a province in the central part of The Netherlands, in the basin of the Lower Rhine and its tributaries, the Lek and Vecht. Population, 857,700 (1975). Utrecht Province covers an area of 1,300 sq km, which makes it the smallest province in the country. Its capital is the city of Utrecht. The main branches of agriculture are the cultivation of vegetables and fruit and the raising of dairy cattle. Industry is concentrated primarily in the cities of Utrecht, Amersfoort, and Zeist. The historical province of Utrecht was formerly a part of the Union of Utrecht (1579).



a city and port in The Netherlands, situated at the fork formed by the Merwede Canal and two branches of the Rijn (Rhine)—the Oude Rijn and the Vecht. Capital of Utrecht Province. Population, 256,000 (1975; including entire conurbation, 462,000). Utrecht is a large trade and transportation center. Industrial enterprises produce metals, machines (including engines), chemicals, textiles, and ready-made clothing. International trade fairs are held in Utrecht. The city is the site of a university (founded 1636).

Utrecht was originally a Batavian settlement. It was called Trajectum ad Rhenum by the Romans, who had earlier built the fortress of Albiobola on the site of the settlement circa A.D. 47. In the eighth century it became a bishop’s see. It was the capital of an important principality and a leading religious center, and in the 11th and 12th centuries it was the most important trade and handicraft center of the northern Netherlands, producing woolen and linen fabrics. The city was the residence of Louis Bonaparte during his reign as king of Holland from 1807 to 1810 and was part of the French department of Zuider Zee from 1810 to 1813. From 1940 to May 1945 it was occupied by fascist German troops.

Utrecht, the layout of which is regular in the south and less so in the north, is elevated high above the water level on double embankments. The city’s architecture includes remains of 13th- and 16th-century fortifications, a church of Romanesque and Gothic design (llth-16th centuries), the Church of St. Peter (llth-14th centuries), and numerous Gothic churches from the 15th and 16th centuries, including the Church of St. Catherine, a Catholic cathedral. In the 1920’s the architecture of Utrecht shifted to functionalism; notable buildings in this style include numerous works by G. Rietveld, for example, the Schroeder House (1924) and working-class housing projects built in the 1930’s and 1950’s.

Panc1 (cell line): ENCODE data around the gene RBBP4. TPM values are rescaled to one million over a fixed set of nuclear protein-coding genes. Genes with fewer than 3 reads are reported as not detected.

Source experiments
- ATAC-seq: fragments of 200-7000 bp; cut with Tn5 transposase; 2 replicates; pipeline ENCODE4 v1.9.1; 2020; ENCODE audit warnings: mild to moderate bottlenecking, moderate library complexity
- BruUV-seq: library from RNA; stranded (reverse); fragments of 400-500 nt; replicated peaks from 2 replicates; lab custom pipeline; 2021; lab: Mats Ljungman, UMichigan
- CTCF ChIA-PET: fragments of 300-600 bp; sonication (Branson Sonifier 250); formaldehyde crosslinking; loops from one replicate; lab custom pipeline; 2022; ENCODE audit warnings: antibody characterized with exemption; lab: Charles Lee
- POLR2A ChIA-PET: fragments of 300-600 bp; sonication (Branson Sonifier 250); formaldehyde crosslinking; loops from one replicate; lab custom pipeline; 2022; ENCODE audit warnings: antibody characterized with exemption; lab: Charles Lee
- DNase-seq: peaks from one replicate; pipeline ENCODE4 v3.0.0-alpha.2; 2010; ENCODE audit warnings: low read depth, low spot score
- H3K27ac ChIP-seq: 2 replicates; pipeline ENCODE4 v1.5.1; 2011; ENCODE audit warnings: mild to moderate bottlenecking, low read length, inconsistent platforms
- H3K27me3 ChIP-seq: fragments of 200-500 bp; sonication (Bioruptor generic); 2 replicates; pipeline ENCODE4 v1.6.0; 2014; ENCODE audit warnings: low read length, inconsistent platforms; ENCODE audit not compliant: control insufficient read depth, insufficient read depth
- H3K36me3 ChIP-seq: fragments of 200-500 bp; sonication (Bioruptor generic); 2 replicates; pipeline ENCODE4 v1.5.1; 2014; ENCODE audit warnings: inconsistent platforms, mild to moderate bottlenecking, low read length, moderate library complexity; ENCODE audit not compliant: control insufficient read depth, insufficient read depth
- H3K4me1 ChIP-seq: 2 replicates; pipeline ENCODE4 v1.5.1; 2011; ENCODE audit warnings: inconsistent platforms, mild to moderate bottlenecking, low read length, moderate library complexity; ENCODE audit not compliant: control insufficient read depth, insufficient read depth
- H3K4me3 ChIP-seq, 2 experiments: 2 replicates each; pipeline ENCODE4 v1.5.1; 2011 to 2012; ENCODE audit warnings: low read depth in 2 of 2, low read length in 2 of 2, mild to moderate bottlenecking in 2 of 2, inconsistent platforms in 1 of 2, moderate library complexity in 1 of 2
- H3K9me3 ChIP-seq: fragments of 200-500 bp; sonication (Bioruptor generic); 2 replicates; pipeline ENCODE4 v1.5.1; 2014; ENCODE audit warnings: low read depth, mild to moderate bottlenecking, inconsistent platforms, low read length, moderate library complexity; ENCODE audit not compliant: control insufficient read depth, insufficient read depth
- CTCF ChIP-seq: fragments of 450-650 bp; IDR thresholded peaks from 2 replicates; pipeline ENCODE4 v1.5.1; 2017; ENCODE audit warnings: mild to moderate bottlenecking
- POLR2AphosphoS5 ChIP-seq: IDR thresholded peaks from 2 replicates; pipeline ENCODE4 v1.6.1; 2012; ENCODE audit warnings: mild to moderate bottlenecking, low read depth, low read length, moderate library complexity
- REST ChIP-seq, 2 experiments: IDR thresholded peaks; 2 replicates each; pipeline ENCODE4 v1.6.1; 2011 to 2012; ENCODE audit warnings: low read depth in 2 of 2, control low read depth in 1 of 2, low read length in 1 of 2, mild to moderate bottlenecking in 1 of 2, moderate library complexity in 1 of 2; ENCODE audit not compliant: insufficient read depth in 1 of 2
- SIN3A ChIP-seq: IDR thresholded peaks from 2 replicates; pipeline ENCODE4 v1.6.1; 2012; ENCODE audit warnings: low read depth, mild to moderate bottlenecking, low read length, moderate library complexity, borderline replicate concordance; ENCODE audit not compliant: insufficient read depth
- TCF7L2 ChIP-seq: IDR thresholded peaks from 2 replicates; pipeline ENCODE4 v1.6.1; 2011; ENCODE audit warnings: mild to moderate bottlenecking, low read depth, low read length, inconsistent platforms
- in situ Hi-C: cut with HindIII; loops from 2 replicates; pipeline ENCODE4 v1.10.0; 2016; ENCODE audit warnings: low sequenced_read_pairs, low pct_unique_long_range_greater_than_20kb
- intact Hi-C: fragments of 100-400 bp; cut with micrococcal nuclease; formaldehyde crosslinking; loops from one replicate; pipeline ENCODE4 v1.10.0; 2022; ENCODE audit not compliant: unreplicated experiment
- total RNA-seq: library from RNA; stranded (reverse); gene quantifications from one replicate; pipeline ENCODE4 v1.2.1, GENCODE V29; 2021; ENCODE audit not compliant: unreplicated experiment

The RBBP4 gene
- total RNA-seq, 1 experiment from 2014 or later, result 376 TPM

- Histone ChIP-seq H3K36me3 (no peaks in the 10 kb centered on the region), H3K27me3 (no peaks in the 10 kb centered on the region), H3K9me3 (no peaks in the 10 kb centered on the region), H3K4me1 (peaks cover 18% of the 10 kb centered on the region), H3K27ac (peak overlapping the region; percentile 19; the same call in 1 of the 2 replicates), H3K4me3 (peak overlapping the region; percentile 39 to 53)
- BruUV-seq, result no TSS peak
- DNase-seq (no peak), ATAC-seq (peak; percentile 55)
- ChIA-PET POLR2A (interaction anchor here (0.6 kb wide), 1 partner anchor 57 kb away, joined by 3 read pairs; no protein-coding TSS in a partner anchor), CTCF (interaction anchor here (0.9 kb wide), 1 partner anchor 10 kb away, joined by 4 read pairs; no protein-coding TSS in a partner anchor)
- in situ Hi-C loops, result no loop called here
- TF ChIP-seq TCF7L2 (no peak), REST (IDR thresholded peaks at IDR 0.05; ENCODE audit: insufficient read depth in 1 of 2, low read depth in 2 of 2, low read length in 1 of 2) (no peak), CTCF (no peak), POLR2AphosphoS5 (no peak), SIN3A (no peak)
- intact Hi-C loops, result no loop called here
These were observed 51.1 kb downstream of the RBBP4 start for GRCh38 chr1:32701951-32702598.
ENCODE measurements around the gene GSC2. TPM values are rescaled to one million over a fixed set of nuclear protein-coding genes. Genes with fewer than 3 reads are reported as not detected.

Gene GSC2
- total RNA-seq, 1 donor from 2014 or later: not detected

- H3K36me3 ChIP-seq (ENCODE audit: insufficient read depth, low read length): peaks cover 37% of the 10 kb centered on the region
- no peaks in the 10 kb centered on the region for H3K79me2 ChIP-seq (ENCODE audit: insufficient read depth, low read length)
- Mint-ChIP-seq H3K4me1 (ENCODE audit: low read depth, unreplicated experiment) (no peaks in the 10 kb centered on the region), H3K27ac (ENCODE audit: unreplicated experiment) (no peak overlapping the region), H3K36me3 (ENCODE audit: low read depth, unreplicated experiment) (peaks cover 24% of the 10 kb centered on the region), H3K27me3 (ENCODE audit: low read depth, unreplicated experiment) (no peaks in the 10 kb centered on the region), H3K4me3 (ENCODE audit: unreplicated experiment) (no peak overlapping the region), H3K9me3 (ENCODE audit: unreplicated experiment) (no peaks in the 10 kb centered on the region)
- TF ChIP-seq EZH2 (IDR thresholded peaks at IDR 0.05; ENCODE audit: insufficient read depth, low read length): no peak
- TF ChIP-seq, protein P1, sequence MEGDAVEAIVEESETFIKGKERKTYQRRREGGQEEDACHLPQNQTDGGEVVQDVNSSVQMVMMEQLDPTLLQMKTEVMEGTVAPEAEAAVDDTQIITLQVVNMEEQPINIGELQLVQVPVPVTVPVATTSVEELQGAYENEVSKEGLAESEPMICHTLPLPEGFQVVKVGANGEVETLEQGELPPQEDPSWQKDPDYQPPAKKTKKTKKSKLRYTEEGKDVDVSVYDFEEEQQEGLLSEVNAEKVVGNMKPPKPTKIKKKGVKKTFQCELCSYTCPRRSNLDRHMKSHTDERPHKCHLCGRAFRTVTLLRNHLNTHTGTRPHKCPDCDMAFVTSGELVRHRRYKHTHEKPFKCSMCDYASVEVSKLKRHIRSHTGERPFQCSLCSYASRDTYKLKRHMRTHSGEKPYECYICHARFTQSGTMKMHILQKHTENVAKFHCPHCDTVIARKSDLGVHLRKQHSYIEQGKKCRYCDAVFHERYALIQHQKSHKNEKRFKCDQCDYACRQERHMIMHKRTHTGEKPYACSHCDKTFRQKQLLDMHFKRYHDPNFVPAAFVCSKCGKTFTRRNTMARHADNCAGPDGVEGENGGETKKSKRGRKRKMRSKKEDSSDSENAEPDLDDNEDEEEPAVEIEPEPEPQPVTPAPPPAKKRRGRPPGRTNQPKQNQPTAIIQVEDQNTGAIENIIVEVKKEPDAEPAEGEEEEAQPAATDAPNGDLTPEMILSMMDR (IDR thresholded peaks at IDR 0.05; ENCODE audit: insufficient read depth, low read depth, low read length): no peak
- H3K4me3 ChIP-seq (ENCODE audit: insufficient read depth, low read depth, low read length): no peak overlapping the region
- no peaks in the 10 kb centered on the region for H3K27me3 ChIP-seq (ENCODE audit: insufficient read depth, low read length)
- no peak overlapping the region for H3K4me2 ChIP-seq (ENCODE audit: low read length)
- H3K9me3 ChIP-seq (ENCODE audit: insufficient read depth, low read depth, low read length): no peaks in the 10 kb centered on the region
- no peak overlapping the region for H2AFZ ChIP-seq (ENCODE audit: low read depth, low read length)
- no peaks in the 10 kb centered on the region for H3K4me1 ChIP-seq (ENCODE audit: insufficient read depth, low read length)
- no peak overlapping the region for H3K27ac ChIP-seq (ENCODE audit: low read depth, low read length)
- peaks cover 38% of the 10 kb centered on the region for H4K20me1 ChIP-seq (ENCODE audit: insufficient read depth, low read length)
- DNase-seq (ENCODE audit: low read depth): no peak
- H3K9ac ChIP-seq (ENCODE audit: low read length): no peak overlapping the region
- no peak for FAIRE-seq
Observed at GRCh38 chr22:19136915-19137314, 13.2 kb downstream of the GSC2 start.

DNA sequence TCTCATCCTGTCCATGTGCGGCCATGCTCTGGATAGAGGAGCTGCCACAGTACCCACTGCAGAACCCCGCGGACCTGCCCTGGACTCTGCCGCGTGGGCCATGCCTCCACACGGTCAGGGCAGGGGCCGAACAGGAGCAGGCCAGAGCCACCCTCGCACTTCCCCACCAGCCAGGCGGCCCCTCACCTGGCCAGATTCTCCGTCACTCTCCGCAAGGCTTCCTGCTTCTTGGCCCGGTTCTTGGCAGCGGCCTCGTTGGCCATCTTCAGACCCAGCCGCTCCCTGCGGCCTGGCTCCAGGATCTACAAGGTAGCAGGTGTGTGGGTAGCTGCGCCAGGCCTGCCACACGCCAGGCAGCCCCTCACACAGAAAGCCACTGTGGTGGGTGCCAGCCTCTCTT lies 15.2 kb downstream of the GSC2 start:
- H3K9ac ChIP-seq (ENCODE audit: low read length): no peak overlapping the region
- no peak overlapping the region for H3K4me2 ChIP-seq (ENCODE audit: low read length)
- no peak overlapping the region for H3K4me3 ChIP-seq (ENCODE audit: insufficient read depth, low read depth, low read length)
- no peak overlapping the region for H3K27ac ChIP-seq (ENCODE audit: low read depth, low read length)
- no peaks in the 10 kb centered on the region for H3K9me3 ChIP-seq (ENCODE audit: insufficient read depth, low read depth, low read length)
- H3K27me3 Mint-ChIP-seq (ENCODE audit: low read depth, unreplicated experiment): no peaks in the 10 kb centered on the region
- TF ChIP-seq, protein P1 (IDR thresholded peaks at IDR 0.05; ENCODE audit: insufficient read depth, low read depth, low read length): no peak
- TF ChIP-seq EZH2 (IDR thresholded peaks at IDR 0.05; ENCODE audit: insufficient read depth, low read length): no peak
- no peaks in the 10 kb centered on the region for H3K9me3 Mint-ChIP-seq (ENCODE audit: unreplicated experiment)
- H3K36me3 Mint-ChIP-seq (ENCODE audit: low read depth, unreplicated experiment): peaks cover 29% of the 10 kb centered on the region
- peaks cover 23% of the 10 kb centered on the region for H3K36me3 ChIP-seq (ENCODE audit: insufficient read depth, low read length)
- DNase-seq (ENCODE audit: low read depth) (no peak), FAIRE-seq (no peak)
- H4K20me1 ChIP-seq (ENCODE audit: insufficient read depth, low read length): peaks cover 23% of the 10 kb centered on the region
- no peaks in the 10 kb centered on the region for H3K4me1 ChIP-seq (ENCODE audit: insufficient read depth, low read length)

The Central Museum of Utrecht comprises the Central Museum, the Archiepiscopal Museum, and the Museum of the Utrecht Province Society of Arts and Sciences.


Oud Utrecht. Utrecht, 1926—.
Struick. J. E. A. L. Utrecht door de eeuwen heen. Utrecht-Antwerp, 1968.
The Great Soviet Encyclopedia, 3rd Edition (1970-1979). © 2010 The Gale Group, Inc. All rights reserved.


1. a province of the W central Netherlands. Capital: Utrecht. Pop.: 1 152 000 (2003 est.). Area: 1362 sq. km (526 sq. miles)
2. a city in the central Netherlands, capital of Utrecht province: scene of the signing (1579) of the Union of Utrecht (the foundation of the later kingdom of the Netherlands) and of the Treaty of Utrecht (1713), ending the War of the Spanish Succession. Pop.: 265 000 (2003 est.)
Collins Discovery Encyclopedia, 1st edition © HarperCollins Publishers 2005
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Utrecht, a mere 35 kilometres south-east of Amsterdam, has been sitting firmly in its more glamorous neighbour's shadow for centuries.
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Utrecht University has been a vital center of this activity, with a nearly unbroken record of 375 years of missiological involvement.